US Navy Secretary names new submarine USS Utah

US Navy Secretary Ray Mabus announced on Tuesday that SSN 801, a Virginia-class attack submarine, would be named USS Utah during a press conference today in the Capitol.

The submarine will share the same name as the Navy battleship that Japanese torpedoes sunk during the attack on Pearl Harbor in December of 1941. Construction on the 7,800-ton nuclear-powered submarine will begin in 2019 with a completion date estimated for 2024.

Executive Director Gary Harter, Honorable Ray Mabus, and Governor Gary Herbert place their hand over their heart during the passing of the colors by the US Naval Sea Cadet Corps.
Executive Director Gary Harter, Honorable Ray Mabus, and Governor Gary Herbert place their hand over their heart during the passing of the colors by the US Naval Sea Cadet Corps. (Samantha Clark)

Mabus, also former Governor of Mississippi, took office of Navy Secretary in 2009 and has focused on four priorities during his tenure–people, platforms, power, and partnership. He publicly thanked the more than 155,000 veterans that call the Beehive State home for their continuing support to sailors and marines across the country.

“I am going to keep up with this submarine always, and it is going to be special. They are all special to me but this one holds a special place in my heart,” Mabus said. “The sponsor of this ship is my daughter Kate. With her spirit, she emulates this ship. This submarine is going to be something else with Kate Mabus as its’ sponsor.”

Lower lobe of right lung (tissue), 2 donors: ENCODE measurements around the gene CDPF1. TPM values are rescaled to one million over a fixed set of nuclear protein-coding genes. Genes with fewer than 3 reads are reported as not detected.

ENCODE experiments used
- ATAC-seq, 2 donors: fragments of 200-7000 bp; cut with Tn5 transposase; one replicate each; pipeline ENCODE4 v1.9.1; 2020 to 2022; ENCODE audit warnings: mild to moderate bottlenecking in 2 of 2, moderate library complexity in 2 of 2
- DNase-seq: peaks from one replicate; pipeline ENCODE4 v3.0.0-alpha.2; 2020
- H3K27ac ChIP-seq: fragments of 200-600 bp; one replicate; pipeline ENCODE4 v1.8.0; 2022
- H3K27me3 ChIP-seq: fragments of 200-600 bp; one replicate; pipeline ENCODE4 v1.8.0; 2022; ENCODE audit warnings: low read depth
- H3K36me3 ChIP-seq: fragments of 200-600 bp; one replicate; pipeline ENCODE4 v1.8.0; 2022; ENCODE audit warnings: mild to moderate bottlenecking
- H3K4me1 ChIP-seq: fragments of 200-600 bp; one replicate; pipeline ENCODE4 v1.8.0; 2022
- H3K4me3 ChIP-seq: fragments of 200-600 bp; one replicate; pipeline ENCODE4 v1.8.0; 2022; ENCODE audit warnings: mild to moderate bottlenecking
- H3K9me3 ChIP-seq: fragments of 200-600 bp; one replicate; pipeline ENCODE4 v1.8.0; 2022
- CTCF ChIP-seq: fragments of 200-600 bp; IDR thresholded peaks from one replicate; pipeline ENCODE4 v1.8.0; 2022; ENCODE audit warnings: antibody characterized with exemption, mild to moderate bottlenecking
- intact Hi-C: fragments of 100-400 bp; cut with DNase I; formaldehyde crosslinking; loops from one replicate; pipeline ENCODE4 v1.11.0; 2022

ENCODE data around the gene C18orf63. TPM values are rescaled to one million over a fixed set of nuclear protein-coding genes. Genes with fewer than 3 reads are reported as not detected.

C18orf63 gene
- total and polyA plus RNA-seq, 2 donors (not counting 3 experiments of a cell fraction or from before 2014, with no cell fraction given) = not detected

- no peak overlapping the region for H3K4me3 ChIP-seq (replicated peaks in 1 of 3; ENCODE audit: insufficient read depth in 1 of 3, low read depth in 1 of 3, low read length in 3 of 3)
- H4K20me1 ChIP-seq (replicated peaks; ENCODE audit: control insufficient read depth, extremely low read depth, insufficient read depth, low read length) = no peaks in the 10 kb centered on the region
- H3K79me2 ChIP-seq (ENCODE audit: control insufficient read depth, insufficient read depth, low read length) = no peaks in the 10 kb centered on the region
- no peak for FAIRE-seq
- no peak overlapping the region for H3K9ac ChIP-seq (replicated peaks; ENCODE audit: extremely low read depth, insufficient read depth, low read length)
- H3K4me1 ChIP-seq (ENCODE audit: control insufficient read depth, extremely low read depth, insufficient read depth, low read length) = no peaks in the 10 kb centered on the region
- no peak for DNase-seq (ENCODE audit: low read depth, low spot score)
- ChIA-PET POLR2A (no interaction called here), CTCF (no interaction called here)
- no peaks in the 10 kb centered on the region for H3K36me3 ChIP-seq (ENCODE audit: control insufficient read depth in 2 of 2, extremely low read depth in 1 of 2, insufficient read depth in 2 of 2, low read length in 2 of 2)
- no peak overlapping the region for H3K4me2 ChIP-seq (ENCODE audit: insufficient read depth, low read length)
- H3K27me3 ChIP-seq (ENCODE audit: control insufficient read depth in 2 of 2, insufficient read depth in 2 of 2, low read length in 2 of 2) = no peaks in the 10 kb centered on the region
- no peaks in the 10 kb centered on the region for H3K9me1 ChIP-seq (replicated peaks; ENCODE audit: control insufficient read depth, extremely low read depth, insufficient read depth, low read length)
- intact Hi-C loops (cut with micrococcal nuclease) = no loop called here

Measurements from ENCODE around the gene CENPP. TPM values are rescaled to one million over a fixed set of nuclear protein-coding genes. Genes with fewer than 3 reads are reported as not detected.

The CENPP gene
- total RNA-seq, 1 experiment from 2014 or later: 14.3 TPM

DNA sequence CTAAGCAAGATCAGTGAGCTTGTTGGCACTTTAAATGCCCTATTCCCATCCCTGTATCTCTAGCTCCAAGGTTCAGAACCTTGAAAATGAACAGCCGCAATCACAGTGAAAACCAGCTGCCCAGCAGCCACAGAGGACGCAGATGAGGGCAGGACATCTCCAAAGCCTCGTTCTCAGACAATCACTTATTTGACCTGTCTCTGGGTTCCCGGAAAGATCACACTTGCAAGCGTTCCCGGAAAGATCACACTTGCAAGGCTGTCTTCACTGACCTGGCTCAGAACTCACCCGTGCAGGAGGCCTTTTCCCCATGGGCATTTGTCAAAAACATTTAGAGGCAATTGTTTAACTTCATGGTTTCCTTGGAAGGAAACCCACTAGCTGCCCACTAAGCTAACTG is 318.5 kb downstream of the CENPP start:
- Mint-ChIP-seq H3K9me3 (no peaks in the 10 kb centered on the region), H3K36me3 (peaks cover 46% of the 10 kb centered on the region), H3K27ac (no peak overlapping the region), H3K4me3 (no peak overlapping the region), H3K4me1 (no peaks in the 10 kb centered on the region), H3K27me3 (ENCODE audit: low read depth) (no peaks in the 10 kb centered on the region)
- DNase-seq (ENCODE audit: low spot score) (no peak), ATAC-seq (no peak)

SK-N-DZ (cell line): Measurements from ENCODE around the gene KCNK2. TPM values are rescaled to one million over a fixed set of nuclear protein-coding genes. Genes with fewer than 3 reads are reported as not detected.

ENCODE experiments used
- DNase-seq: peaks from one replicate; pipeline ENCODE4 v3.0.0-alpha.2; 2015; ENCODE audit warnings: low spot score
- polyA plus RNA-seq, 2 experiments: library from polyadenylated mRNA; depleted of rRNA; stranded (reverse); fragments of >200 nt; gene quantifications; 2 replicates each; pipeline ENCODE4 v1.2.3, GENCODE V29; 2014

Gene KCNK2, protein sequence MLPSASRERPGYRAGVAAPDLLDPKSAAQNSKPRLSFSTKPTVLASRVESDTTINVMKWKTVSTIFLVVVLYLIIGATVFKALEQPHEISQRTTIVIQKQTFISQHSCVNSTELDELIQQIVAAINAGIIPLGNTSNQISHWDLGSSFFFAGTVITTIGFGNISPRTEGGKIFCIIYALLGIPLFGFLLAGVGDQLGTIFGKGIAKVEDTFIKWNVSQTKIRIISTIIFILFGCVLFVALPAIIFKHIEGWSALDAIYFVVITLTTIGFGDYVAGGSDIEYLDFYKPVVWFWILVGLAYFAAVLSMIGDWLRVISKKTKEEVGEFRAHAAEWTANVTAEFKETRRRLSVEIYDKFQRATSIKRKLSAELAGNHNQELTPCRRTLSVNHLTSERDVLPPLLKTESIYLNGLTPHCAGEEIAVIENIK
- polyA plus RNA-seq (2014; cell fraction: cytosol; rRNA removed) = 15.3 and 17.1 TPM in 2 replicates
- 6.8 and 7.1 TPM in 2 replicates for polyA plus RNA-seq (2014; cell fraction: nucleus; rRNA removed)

The submarine will stand as a symbol to honor the significant impact the state of Utah has had on the Navy.

“As we sail deeper into the universe, it is time for another ship to be named after this great state,” Mabus said.

Before naming USS Utah, Mabus also took into account the submarine’s registry number, SSN 801, which serves as a telephone area code for Salt Lake City and a portion of the Wasatch Front. Gov. Gary Herbert joked that with the growing state population, another vessel may need to be named SSN 385, the 3-digit number of another Utah area code.

Herbert emphasized the importance of building upon the future. He mentioned that the Capitol was built when the state of Utah had fewer than 300,000 residents. During that time, founding residents said that they built the building not for today, but for tomorrow and for what they could become as a state.

“That vision is what we see here today. This submarine is about or future; it’s not about where we are necessarily, but for what we can become, and I am going to tell you that our Navy really helps us out with that,” Herbert said.

Herbert had the privilege of being in the USS Salt Lake City, a nuclear submarine decommissioned in 2006, and recognized the significant partnership and service of the Navy.

“I have seen the teamwork of our Navy personally in very cramped quarters, particularly in a submarine where there’s not a lot of extra space. It was a good example of the efficiency in our military,” Herbert said. “Again, today I think we look to the future with courage and vision and recognize that we as the United States need to maintain the peace and help others achieve the freedom that we have.”

Utah Veteran and Military Affairs Director, Gary Harter, conducted the ceremony and the US Naval Sea Corps, Battleship Utah, BB-31 Division participated in the posting of the colors. Many local veterans and their families attended the ship-naming event and students from West Jordan High School sang the National Anthem.

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